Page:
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Fire department preparedness and response to non-fire emergencies

The resources on this page will help enhance your fire department’s level of preparedness and response to non-fire emergencies and natural disasters.

The public relies on first responders during emergencies, and the more substantial the incident or the disaster, the greater the need for assistance delivered by the fire department and others with public safety missions.

Active shooter preparedness

Review the content below for products, tools and resources to help you prepare for and respond to an active shooter incident.

Recommended content

Active Shooter Incidents in the United States in 2018 (FBI)
A report on the 27 shootings that the FBI designed as active shooter incidents in 2018.
Active Shooter Preparedness – First Responder (U.S. Department of Homeland Security)
Products, tools and resources to help you prepare for and respond to an active shooter incident. See also: Human Resources or Security Professional
Homegrown Violent Extremist Mobilization Indicators 2019 Edition (The National Counterterrorism Center)
A road map of observable behaviors that could inform whether individuals or groups are preparing to engage in violent extremist activities.
National Fire Academy Incident Management Curriculum (Federal Emergency Management Agency/USFA)
Several courses with simulations and case studies that walk you through incident management of an active shooter event.
Securing Soft Targets and Crowded Places (U.S. Department of Homeland Security)
Resources focused on improving security and implementing protective measures.

Community outreach

Active Shooter (Ready.gov)
Tips for community members to follow if they are involved in an active shooting event.
Active Shooter: What You Can Do (Federal Emergency Management Agency/Emergency Management Institute)
This online, independent study course provides the public with guidance on how to prepare for and respond to active shooter crisis situations.
Active Shooter Preparedness: Private Citizen (U.S. Department of Homeland Security)
Outreach materials to raise awareness of active shooter incident indicators and how to respond.

Response to civil unrest

man throwing a Molotov cocktail with fire in the background

Civil unrest best practices

General guidance for fire and EMS to prepare personnel, the station, apparatus and the community for emergency response in a challenging environment.

Learn about best practices

Hazardous materials


biohazard cases in an abandoned building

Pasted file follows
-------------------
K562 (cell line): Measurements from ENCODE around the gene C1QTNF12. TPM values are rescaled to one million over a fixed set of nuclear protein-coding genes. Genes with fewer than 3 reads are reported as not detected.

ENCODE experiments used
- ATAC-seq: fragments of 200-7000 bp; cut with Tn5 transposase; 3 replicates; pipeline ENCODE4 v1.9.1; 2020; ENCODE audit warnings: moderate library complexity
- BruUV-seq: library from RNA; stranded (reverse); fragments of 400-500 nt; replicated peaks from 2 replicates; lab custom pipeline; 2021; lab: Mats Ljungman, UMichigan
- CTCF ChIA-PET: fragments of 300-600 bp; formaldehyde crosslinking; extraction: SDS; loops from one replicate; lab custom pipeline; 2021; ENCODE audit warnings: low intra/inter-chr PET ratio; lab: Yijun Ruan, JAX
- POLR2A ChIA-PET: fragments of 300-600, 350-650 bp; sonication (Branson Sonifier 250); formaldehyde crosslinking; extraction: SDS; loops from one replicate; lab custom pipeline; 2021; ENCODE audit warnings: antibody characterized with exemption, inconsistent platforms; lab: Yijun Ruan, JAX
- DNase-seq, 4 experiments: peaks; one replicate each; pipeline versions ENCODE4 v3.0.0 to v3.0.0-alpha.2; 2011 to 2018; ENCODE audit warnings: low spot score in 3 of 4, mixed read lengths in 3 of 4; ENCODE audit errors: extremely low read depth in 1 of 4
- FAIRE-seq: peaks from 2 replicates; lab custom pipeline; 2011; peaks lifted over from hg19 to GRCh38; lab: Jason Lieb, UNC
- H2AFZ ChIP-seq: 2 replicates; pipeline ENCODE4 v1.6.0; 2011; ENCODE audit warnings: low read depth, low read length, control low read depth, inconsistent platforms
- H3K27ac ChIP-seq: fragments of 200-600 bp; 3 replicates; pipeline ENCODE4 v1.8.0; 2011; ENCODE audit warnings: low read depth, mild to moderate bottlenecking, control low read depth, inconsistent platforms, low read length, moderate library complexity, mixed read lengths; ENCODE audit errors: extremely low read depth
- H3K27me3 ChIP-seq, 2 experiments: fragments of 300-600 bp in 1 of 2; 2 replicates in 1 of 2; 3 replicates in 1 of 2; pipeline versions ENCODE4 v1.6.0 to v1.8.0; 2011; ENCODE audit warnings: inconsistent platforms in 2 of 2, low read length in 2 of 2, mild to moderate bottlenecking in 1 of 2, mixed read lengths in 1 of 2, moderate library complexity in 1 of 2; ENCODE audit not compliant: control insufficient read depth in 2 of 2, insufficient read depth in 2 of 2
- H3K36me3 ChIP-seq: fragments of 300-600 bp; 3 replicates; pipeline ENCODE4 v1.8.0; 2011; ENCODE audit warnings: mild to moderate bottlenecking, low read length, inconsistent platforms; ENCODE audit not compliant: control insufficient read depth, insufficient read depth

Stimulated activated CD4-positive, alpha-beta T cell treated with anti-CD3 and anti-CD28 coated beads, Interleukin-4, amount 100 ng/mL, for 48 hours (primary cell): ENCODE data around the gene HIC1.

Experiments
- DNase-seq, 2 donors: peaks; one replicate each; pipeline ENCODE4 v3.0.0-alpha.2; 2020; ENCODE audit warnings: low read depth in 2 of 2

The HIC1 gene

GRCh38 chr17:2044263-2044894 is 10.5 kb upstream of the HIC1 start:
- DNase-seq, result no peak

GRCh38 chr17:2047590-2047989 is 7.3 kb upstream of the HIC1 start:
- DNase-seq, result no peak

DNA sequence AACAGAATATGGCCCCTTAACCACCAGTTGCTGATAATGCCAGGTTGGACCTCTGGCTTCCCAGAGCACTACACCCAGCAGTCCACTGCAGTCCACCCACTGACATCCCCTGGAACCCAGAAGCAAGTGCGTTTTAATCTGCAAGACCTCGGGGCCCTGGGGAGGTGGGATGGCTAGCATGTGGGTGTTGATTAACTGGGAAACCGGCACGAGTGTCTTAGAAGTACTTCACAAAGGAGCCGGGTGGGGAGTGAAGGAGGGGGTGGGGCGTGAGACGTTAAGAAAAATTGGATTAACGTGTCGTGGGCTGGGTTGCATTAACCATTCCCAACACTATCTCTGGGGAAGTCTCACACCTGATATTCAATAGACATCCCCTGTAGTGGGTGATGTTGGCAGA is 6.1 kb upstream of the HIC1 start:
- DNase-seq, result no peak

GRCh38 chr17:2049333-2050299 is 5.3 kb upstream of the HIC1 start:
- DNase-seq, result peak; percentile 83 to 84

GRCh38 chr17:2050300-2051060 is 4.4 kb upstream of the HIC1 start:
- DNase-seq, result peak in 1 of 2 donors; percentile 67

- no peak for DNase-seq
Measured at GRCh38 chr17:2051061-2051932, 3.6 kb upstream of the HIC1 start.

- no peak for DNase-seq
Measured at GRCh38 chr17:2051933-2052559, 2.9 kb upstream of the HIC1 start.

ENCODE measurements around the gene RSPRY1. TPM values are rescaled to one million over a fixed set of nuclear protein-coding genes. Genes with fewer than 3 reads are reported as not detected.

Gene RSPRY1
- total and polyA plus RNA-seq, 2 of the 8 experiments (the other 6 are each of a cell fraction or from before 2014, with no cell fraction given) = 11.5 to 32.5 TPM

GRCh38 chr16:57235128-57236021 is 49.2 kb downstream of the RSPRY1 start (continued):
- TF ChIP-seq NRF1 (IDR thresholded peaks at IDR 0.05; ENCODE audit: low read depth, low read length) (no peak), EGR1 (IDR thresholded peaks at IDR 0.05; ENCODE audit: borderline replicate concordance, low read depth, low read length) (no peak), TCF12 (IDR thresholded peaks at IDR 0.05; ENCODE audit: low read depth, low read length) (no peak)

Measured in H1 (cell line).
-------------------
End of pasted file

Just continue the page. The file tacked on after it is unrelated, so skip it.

Updated Chemical Companion software available to fire departments for free

Emergency Response Decision Support System (ERDSS), known as Chemical Companion, is used by many first responders for on-scene decision support when chemical, biological and other hazardous agents are involved.

Read the article

Operational Lessons Learned in Disaster Response

A study of after action reviews from major disasters of the past decade to gain insight into lessons learned.

While after action reviews produce valuable lessons, lessons alone are not the end of the story. In fact, lessons learned should rightly be the beginning of a new chapter in a fire department’s operational behaviors. Lessons without a corresponding change in operational behavior are not lessons learned.

Operational Lessons Learned in Disaster Response

This report identifies gaps and needs in first responder training and resources and presents solutions that serve to better prepare local-level fire services for all-hazard events and to interact with federal resources. The disasters studied were weather-related events that required responding firefighters to assume duties for which they were unprepared or for situations they never anticipated.

Download "Operational Lessons Learned in Disaster Response"

PDF 2.5 MB EPUB 18.1 MB

Topics covered include:

  • Resource and logistics management.
  • Training, testing and exercising.
  • Warning and notification.
  • Assessing staffing requirements.
  • Mutual aid.
  • Large-scale event incident command issues.
  • Critique and evaluation methods for organizational learning.

Fire service operations during the 2011 Southeastern tornadoes

On April 27, 2011, a devastating series of tornadoes struck Mississippi, Alabama, Georgia and Tennessee. An estimated 336 lives were lost in the region’s tornadoes and related events. At least 10,000 homes were heavily damaged or destroyed and dozens of public facilities were rendered inoperative.

A series of meetings was held in the summer of 2011 to look at fire department and EMS organization activities. Over 50 representatives of impacted departments attended and each had an opportunity to respond to specific questions as well as provide a free range of their own inputs.

This report condenses those meetings and inputs and provides an insight into the routines, challenges and needs of local fire and EMS agencies during preparation for, response to and recovery from, natural disasters.

More information on non-fire emergencies